Hello again everyone, It’s been a while! I’ve taken on some new life responsibilities (and said goodbye to a few as well), but I’ve been organizing and calculating, and I’ve concluded that blogging is something I would love to do this semester!
So, a couple of changes: As mentioned in my review of the 2011-2012 academic year, I was recently elected as S.G.A. President for the NYC Campus! That was no small feat considering all the hard work my opponent put into his campaign, but we got to know each other well during that period, and we now serve together on the team (he’s the upperclass rep, representing juniors and seniors). In the meantime, I’ve stepped down as Business Club Vice President to give due time to these new responsibilities and let more people have the opportunity to experience what I learned in that exciting role.
I’m a senior now, and coincidentally my classes are more challenging. I think it’s a senior thing. But I’m enjoying every minute of each one! I’ve also accepted new responsibilities at my job and in the music company I’ve worked with since 2008.
How do I do it all? through one fundamental change that makes it all possible: my eating habits! Yes, that’s right.
Now my frame is rather small (one of my professors jokingly replaces “enjoy the rest of your day” with “go eat something” in our conversations), so most people assume that I’m healthy and fit. However, both my biology course and my former feelings of excessive fatigue argued otherwise.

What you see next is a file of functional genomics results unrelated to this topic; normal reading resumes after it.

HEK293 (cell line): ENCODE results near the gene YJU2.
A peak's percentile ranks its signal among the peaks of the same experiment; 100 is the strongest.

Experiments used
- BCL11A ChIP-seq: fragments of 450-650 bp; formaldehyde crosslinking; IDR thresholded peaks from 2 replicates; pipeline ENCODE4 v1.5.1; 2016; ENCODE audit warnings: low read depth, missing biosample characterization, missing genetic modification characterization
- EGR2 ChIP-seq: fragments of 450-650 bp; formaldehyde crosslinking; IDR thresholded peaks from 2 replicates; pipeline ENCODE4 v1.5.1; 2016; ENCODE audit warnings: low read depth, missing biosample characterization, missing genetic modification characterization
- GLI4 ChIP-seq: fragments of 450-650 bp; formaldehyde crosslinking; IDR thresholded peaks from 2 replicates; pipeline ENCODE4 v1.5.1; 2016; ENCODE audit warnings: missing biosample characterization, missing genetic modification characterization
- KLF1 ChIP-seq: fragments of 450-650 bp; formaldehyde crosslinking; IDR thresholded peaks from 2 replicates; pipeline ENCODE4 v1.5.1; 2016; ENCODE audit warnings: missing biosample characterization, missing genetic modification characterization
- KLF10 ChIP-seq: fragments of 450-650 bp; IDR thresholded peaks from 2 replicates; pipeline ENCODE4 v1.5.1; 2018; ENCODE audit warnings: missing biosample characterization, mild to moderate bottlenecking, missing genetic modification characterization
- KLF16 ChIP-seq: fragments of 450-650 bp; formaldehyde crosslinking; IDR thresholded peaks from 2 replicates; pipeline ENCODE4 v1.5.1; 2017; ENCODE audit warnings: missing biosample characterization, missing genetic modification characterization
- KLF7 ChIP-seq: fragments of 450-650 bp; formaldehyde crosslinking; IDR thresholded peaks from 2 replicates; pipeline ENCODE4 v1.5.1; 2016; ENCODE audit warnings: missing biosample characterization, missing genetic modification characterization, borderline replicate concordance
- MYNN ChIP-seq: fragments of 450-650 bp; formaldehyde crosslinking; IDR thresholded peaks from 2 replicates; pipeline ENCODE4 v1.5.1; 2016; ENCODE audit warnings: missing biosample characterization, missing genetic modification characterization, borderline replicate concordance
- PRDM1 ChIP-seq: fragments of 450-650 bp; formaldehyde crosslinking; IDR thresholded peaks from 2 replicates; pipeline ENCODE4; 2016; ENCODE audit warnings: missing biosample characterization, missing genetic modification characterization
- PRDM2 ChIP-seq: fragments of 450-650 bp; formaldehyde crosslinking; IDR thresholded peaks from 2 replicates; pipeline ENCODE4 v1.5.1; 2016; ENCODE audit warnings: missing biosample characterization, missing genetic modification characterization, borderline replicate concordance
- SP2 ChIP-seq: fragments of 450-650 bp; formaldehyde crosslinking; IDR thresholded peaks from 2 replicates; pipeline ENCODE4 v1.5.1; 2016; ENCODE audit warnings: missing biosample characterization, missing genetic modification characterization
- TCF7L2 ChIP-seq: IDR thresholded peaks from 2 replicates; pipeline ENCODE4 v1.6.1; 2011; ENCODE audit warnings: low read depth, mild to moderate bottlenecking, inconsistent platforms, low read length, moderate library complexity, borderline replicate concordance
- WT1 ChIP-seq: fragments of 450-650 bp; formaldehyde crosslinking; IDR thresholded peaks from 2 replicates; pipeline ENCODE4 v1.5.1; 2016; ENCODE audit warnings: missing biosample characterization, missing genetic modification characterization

Dr. Wenbo Yan teaches biology and other science courses at Nyack College. He’s really passionate about his occupation, and he emphasizes the importance of eating healthy to take proper care of your body. He makes classes intriguing and engaging, and the students taking biology with him can truly say they know how their body works. Because of that, when he describes health implications of not eating, we get it.
“Big breakfast, nutritious lunch, small dinner,” Dr. Yan repeated on our first few classes, “but most Americans do the exact opposite.” Reflecting on my life, I realized I was a prime offender–I often woke up half an hour before leaving the house, grabbing some snacks and bolting out the door. Lunch would be anything I could find to stop my stomach from growling, and dinner? Oh, this would be the feast I anticipated upon coming home; surely it would make up for the meals I missed.
Sure we’ve seen plenty of ads about the no-breakfast fade, but I never really knew how it worked until now, like how your body relies on energy from nutrients we consume so that the mitochondria can produce ATP, our body’s universal energy currency. I also didn’t realize exactly how eating a large dinner and skipping breakfast leads to all sorts of health deficiencies and issues, like problems with your bladder. Yikes!
I once acknowledged the importance of a big breakfast, but I was less faithful when it wasn’t convenient. I’m now realizing that, similar to connecting with God daily, breakfast is a vital requirement to a successful day. And yes, while going about my daily activities after doing both, I feel an extremely positive difference. Now that I know the facts, I’m all the more serious about eating healthy.
More about this later–healthy eating isn’t a topic you can fit into one blog post! Feel free to share your insights on healthy foods in the comment section. Have a great day (particularly contingent on your breakfast choice)!
Oh, and if you’re near the Nyack College NYC Campus this Tuesday around 5:15, you’re in for a treat: Dr. Yan is speaking during this week’s Nyack Experience about how physical health and spiritual health are related.